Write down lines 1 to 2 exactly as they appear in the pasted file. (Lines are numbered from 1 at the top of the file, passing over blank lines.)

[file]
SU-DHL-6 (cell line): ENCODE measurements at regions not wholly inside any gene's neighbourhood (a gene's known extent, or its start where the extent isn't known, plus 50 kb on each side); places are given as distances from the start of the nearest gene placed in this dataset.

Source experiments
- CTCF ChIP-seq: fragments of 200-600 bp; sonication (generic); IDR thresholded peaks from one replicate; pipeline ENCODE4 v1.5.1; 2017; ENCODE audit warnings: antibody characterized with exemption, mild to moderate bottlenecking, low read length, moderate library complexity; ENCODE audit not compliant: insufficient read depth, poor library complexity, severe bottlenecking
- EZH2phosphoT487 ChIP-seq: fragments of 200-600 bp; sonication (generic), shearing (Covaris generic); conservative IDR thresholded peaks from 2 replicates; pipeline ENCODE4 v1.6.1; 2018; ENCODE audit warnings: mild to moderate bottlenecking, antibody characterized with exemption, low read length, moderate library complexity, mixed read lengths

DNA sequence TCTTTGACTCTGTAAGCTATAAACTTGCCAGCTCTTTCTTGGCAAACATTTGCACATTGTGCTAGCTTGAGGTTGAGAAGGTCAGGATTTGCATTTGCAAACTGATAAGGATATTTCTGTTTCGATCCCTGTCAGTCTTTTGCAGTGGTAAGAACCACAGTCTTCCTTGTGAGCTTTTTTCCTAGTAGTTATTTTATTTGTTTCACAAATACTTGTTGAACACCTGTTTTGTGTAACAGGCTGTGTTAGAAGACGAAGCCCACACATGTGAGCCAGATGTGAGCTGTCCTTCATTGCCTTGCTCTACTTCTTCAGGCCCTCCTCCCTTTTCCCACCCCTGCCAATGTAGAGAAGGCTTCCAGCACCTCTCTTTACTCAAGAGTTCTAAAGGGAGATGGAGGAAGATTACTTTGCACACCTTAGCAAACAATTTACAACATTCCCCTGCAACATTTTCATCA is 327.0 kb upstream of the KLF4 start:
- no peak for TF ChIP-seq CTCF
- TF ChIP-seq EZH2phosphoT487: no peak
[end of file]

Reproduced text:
SU-DHL-6 (cell line): ENCODE measurements at regions not wholly inside any gene's neighbourhood (a gene's known extent, or its start where the extent isn't known, plus 50 kb on each side); places are given as distances from the start of the nearest gene placed in this dataset.

Source experiments